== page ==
Vietnamese paediatric patient Dieu talking to doctors


There are 400,000 adults and 23,000 children in Vietnam who are blind. While blindness in Vietnam has decreased over the last decade, the country continues to struggle with providing eye care, especially in rural areas. Quality of care, training and human resources still remain problematic, and overall awareness of how to prevent blindness is low.

In school, Hoa’s classmates mocked the appearance of her eyes, calling her “squinter”. Her schoolwork suffered because she couldn’t see clearly. See how Orbis helped to make Hoa’s magic wish come true.

Success in Vietnam

We began collaborating with Vietnam’s ophthalmic communities through hospital-based projects in 1996. A permanent office was established in Hanoi in 2003.

Orbis has been providing the highest level of expertise to support the development of eye care services and blindness prevention in Vietnam – especially in the areas of retinopathy of prematurity (ROP), pediatric and cataract services and in establishing an eye bank.

Currently, all six paediatric eye care centres in Vietnam are supported by Orbis.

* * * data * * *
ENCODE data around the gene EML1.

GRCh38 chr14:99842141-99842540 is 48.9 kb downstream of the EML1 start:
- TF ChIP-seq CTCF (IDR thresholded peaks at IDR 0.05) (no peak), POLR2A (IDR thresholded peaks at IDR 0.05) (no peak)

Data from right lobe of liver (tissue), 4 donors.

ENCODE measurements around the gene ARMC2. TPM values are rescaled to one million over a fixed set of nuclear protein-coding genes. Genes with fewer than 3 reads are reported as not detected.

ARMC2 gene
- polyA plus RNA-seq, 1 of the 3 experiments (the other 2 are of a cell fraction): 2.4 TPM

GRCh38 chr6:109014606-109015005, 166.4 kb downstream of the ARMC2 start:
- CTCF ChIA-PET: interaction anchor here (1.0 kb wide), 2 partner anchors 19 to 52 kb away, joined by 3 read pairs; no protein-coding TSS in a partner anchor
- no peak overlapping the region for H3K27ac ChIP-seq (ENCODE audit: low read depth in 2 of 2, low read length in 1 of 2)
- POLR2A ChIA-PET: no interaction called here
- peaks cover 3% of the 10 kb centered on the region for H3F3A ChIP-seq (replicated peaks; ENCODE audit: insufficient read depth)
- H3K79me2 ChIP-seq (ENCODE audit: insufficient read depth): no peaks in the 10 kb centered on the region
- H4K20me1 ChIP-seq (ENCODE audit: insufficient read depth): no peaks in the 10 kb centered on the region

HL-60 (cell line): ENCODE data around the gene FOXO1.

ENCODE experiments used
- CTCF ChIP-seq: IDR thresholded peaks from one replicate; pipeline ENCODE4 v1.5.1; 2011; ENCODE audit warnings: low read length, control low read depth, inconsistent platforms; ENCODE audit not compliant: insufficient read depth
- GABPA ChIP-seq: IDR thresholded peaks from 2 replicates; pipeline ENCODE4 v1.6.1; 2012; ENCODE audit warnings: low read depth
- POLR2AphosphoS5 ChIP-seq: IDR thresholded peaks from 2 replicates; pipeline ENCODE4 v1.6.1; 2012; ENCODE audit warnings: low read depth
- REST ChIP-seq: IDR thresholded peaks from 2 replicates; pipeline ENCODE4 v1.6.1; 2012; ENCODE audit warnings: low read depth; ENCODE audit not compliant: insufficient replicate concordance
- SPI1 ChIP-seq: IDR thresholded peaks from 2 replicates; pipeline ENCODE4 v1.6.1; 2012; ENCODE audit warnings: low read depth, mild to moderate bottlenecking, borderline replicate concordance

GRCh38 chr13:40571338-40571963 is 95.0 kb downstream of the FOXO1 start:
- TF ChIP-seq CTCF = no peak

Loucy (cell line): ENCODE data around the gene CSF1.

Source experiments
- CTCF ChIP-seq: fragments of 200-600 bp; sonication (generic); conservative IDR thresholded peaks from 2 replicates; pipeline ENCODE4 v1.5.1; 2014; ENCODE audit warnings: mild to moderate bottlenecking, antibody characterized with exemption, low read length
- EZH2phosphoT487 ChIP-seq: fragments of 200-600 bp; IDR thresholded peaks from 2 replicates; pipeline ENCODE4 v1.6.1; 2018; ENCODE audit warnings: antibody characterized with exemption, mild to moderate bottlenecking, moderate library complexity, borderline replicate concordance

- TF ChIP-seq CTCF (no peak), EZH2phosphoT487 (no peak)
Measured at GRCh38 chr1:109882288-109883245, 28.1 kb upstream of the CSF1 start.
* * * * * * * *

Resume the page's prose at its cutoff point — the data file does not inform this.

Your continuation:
• Orbis helped establish Vietnam’s first national eye bank.
  • We funded the first wet lab in Vietnam where ophthalmologists can practice surgical procedures.
  • We initiated the development of the first working group in Vietnam on VISION 2020 — a global effort to eliminate avoidable blindness by the year 2020.
  • We strengthened Vietnam's capacity to address childhood blindness by setting up the first pediatric eye care networks of skilled health personnel.

What we're doing next

Orbis plans to address the constraints of eye care system in Vietnam through three key strategies: expanding quality pediatric eye care services in more regions across the country; strengthening human resources for eye health; and increasing the availability of eye care services for diabetic patients.

Our work includes developing models to ensure quality of care and quality of human resources that can be replicated and maintained by the government.

The first model reflecting international standards for diabetic retinopathy – which poses a risk to four million people with diabetes in Vietnam – is in the pilot stage and requires further resources to be replicated nationwide.

Fighting Childhood Blindness in Vietnam

May 19, 2017

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Help us prevent avoidable blindness in Vietnam